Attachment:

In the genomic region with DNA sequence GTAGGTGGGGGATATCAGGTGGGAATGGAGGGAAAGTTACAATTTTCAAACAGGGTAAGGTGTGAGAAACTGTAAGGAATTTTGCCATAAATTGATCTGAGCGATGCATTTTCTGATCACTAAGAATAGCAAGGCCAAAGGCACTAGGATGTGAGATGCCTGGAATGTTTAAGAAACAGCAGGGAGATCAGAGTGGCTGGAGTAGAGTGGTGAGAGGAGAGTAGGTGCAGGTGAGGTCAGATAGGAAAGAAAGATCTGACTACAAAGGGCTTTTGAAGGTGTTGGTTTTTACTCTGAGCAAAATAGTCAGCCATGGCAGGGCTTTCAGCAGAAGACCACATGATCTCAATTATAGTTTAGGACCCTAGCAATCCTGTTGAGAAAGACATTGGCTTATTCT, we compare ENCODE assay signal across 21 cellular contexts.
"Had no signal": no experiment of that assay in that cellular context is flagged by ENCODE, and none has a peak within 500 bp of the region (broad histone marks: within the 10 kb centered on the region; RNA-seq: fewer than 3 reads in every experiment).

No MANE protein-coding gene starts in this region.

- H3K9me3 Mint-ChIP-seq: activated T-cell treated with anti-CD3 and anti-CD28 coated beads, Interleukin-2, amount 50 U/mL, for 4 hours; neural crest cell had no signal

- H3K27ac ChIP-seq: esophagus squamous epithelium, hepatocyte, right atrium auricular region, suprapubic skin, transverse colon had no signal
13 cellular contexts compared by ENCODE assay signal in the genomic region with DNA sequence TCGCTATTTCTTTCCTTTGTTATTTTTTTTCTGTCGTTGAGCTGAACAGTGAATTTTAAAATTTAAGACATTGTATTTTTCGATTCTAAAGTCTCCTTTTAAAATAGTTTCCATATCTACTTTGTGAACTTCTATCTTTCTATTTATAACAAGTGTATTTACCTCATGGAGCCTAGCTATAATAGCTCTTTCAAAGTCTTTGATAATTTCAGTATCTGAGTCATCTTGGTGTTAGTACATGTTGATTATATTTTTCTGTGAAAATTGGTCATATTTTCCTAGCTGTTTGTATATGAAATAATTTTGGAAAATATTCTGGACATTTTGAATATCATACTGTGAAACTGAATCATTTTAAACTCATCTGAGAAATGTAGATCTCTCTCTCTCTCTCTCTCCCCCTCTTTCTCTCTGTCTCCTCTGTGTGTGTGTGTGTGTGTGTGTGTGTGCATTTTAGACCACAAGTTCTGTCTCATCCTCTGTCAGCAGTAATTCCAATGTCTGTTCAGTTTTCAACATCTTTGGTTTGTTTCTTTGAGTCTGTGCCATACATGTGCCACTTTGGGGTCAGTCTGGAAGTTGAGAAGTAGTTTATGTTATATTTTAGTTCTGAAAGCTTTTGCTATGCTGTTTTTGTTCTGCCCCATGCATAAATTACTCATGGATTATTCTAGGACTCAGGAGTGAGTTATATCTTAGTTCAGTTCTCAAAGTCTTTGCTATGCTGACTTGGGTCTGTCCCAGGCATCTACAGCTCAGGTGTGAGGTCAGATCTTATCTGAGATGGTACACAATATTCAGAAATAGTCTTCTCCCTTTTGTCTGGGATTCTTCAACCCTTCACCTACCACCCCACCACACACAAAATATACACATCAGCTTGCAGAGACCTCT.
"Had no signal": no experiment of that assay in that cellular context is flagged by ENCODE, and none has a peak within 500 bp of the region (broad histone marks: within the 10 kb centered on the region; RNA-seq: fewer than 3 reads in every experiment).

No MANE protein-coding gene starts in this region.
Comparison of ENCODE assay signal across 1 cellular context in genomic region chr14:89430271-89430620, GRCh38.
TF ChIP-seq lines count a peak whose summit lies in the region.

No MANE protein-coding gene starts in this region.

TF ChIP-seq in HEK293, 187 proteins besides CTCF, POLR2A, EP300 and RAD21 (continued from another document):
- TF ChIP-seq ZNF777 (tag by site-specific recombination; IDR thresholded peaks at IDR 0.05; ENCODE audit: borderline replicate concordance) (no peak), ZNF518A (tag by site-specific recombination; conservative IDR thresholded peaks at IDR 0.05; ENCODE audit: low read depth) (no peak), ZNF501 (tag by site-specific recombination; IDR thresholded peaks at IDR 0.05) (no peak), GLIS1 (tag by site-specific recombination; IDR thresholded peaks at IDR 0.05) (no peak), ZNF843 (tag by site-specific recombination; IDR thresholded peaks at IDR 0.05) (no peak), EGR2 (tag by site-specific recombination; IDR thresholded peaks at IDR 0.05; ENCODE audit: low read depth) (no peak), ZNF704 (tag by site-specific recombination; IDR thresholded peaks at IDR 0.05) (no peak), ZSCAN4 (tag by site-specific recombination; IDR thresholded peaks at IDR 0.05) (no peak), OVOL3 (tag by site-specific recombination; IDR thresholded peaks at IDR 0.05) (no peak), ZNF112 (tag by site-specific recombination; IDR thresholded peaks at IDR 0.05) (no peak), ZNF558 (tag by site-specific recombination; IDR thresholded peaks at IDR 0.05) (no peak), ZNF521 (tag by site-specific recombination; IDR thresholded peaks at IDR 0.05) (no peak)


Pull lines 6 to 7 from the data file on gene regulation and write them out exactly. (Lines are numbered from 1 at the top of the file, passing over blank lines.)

13 cellular contexts compared by ENCODE assay signal in the genomic region with DNA sequence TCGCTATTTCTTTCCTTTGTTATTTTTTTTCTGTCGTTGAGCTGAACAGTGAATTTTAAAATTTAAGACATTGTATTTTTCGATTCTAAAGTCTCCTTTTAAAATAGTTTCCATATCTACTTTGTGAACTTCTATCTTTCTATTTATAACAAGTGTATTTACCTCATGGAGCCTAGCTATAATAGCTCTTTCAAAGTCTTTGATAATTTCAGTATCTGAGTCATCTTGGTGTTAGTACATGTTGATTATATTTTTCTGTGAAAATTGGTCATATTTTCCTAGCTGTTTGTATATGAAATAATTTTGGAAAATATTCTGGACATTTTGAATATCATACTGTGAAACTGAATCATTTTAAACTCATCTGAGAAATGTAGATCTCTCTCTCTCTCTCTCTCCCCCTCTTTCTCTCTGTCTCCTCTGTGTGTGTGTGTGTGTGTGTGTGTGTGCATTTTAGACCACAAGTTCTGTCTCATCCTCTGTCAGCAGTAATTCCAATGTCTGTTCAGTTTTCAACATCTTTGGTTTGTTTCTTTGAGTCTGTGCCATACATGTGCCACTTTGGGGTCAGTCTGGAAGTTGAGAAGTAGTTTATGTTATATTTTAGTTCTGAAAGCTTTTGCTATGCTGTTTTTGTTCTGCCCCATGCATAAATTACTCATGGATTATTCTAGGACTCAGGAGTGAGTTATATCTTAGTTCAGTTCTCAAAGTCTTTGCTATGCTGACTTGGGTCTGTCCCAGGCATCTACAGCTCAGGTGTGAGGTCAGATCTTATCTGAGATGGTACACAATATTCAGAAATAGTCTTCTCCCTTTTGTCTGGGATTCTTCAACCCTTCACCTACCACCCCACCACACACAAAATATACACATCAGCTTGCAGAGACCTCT.
"Had no signal": no experiment of that assay in that cellular context is flagged by ENCODE, and none has a peak within 500 bp of the region (broad histone marks: within the 10 kb centered on the region; RNA-seq: fewer than 3 reads in every experiment).